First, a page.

Etymology
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consonance (n.)

late 14c., "pleasing combination of sounds, harmony," from Old French consonance (12c.) "consonance, rhyme" and directly from Latin consonantia "harmony, agreement," from consonantem (nominative consonans) "agreeing in sound," present participle of consonare "to sound together, sound aloud" (see consonant (adj.)).

From early 15c. as "agreement among persons as to facts or opinions." Meaning "accord or agreement of sounds in words or syllables" is from 1580s.

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discord (n.)
Origin and meaning of discord

early 13c., descorde, "unfriendly feeling, ill will;" also "dissension, strife," from Old French descorde (12c.) "disagreement," from Latin discordia, from discors (genitive discordis) "disagreeing, disagreement," from dis- "apart" (see dis-) + cor (genitive cordis) "heart," from PIE root *kerd- "heart."

Musical sense "want of harmony between two notes sounded together; a combination of notes not in harmony with one another" is from late 14c.

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Sweet Adeline 
female barbershop singing group member, 1947, from the name of a popular close harmony song by Richard Armstrong & Harry Gerard, "You're the Flower of my Heart, Sweet Adeline" (1903).
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melodic (adj.)

1818, "melodious;" by 1823, "pertaining to the melody" (as distinguished from the harmony), from French mélodique, from Late Latin melodicus, from Greek melodikos, from melodia (see melody). Related: Melodical "melodious" (1590s).

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symphonic (adj.)
1854 "involving similarity of sounds or harmony" (implied in symphonically); see symphony + -ic. Meaning "pertaining to a symphony" is from 1864. Earlier was symphonious (1650s).
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Concorde (n.)

supersonic passenger airliner operating from 1976 to 2003, from French concorde, literally "harmony, agreement" (see concord (n.)), reflecting the Anglo-French collaborative agreement that produced it.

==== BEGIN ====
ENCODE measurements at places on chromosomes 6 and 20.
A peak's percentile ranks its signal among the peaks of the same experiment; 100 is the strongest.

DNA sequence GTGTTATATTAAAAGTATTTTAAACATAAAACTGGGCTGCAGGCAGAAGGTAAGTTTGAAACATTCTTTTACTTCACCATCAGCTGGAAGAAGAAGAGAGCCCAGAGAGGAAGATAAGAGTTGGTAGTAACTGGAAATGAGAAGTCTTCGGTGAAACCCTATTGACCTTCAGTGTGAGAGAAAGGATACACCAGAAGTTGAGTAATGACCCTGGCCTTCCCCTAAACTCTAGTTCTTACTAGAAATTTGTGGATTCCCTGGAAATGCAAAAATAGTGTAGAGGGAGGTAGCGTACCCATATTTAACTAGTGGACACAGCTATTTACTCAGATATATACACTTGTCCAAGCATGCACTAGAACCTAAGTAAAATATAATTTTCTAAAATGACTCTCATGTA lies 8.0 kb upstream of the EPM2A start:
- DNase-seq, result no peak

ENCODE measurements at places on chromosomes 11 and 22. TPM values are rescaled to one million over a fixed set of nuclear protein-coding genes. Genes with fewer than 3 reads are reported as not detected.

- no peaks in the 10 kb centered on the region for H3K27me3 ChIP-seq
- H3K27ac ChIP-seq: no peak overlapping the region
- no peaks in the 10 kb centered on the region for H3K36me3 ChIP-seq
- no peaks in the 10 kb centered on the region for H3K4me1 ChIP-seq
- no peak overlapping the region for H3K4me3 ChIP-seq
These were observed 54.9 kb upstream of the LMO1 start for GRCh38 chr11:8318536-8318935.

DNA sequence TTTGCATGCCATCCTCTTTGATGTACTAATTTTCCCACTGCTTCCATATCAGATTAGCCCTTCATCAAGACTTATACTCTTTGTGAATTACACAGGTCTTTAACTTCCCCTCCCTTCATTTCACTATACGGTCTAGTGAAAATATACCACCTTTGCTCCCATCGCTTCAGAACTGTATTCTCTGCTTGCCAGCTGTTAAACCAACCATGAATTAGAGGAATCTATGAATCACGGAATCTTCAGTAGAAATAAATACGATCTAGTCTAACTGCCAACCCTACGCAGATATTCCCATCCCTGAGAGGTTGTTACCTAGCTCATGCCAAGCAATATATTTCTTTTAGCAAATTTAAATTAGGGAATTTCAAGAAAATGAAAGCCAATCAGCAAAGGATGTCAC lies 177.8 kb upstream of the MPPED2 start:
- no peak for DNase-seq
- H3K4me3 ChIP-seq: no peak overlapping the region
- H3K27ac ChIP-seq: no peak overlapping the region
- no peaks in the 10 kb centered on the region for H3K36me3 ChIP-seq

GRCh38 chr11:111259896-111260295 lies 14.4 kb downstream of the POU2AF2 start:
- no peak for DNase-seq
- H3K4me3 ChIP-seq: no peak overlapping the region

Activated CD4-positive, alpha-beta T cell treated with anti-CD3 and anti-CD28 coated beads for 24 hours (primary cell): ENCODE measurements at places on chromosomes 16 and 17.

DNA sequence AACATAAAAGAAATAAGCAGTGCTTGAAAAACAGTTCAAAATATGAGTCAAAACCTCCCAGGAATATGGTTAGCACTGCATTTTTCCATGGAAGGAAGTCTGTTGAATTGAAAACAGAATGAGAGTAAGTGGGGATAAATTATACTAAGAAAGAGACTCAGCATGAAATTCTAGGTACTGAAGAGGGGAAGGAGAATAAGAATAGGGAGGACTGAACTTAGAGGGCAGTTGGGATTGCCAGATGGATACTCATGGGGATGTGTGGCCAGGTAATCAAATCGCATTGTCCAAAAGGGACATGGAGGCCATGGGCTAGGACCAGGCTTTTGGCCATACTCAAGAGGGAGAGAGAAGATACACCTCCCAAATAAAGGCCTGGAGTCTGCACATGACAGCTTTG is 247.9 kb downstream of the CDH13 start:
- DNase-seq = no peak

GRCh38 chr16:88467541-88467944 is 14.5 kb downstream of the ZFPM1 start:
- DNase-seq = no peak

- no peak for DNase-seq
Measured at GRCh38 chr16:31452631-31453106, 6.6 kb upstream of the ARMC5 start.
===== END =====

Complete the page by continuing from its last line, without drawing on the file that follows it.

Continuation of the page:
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sync (n.)
also synch, 1929, shortened form of synchronization (see synchronize). Originally in reference to soundtracks and pictures in the movies. Sense of "synchronization, harmony, agreement" first recorded 1961 in in sync. As a verb, short for synchronize, by 1945.
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descant (v.)

mid-15c., discanten, "to run a variety with the voice in harmony with a musical theme, sing in counterpoint," from descant (n.). Sense of "to comment at length, make copious and varied comments" is attested by 1640s.

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Boxer Rebellion (n.)
1900, a name based on a mistranslation of the name of a Chinese xenophobic society, I-He-T'uan, "Righteous Harmony Band," rendered by British as I-He-Ch'uan "Righteous Uniting Fists," and so associated with the pugilistic boxer.
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disaccord (v.)

late 14c., disacorden "be contrary; disagree, refuse assent," from Old French desacorder (12c., Modern French désaccorder), from des- "opposite of" (see dis-) + acorder "agree, be in harmony" (see accord (v.)). Related: Disaccorded; disaccording.

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